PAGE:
Local and national codes require a monthly 30 second and an annual 90 minute test of all your battery powered emergency and exit signs. Plus, you’ve got to keep a written record of these tests to be produced for the AHJ (authority having jurisdiction).
What’s the best way to perform these tests? Holding a test switch for 30 seconds multiplied by the number of units can be a very time consuming process and will certainly “test” the inspectors patience. A better way is to locate and label the lighting circuit breaker that feeds these fixtures and test them all at once. This is the only way to perform the required annual 90 minute test. Testing this way allows the battery to show you how it performs over a longer period of time, much longer than most will spend standing there holding a test switch. If the units are high off the floor, this is the answer as well.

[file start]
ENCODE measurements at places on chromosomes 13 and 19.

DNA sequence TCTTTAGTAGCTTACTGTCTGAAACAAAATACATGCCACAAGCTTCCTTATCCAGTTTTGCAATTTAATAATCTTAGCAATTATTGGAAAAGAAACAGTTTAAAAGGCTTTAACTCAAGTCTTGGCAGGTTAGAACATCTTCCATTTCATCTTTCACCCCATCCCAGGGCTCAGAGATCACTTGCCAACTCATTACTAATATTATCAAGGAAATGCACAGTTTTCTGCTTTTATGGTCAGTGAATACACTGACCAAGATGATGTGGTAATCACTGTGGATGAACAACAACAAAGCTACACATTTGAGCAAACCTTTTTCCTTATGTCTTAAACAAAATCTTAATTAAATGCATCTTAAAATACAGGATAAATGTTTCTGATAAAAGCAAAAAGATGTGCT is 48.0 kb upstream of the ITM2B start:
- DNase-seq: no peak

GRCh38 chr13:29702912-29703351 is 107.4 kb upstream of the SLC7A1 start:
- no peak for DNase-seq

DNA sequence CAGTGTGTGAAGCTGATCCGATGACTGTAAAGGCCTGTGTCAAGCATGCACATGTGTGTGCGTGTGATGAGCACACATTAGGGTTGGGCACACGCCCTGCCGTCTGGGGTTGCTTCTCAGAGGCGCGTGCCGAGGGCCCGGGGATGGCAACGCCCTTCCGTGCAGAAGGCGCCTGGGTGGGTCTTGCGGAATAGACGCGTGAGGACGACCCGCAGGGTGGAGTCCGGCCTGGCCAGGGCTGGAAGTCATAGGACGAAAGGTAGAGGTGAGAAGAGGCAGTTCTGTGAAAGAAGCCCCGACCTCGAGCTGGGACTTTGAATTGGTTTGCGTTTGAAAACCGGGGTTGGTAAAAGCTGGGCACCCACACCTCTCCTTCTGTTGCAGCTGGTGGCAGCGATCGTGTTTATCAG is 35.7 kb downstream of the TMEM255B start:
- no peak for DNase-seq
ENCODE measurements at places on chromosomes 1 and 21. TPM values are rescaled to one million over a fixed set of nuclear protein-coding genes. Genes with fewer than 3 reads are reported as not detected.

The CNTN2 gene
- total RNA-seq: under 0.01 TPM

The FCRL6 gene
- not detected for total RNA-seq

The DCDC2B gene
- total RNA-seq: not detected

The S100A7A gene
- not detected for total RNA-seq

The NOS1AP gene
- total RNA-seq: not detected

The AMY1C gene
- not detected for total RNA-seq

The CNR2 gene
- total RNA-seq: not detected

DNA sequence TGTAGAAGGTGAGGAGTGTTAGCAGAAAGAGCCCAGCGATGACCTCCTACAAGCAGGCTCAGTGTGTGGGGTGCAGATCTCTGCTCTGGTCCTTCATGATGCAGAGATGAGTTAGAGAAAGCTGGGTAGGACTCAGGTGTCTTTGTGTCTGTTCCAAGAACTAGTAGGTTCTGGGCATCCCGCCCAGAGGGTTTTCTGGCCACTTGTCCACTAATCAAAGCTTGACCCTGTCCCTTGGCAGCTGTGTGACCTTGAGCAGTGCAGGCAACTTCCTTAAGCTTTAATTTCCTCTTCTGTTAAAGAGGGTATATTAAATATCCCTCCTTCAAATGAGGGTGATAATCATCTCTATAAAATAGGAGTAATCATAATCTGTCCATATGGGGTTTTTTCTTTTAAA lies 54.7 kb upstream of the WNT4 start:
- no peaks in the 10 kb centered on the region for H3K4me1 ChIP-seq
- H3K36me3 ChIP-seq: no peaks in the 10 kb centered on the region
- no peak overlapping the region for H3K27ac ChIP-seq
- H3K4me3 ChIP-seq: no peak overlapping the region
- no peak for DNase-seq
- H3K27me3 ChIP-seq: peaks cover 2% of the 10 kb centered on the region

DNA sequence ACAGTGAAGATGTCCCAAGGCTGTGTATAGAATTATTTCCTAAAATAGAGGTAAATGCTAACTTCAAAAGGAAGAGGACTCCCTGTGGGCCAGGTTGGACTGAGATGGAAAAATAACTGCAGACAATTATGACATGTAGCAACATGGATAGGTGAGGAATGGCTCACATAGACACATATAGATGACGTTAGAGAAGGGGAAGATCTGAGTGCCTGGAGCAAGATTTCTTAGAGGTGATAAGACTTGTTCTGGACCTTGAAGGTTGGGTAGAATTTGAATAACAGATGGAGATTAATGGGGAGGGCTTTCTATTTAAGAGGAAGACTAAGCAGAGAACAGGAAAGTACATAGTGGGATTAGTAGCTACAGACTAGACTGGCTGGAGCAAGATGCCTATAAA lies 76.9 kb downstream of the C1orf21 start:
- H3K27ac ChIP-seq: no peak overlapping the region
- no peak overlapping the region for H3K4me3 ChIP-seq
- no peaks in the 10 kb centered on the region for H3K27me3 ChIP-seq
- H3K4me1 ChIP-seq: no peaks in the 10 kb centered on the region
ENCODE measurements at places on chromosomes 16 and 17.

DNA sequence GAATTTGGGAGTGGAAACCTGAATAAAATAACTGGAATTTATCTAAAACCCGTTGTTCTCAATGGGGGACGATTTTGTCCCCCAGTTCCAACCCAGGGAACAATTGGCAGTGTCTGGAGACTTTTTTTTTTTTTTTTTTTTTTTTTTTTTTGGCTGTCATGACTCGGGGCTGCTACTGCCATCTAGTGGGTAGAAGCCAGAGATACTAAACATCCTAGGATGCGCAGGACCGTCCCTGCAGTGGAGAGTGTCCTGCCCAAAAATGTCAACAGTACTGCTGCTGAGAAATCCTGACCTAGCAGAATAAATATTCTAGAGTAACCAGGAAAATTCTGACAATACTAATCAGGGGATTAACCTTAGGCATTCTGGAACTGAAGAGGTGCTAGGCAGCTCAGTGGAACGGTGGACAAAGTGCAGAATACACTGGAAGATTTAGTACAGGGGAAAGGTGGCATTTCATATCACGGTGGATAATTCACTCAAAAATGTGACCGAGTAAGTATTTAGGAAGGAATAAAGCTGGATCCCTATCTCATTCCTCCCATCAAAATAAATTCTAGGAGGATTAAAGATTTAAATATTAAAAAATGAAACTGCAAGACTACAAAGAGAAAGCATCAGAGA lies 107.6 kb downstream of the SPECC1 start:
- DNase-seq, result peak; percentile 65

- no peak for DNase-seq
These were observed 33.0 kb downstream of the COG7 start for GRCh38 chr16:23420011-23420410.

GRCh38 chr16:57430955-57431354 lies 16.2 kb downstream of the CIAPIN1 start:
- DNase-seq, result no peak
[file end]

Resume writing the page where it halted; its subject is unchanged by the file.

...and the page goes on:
However, there are some instances when circuit breakers cannot be used. Per code, these same lighting breakers also feed the normal lighting fixtures in the same areas you’re testing. This can be unsettling in an occupied area, especially in a school or office environment. Many circuit breakers are poorly or not labeled at all. Which ones do I turn off to initiate my test? Randomly turning off breakers will also be disruptive, especially if a computer or some other piece of essential equipment gets switched off. Locating the proper breakers can be very labor intensive or impossible depending on the specific circumstance.
Once located and labeled, testing your emergency lighting and exits with their feed circuit breakers is the most effective and quickest way to do the job right.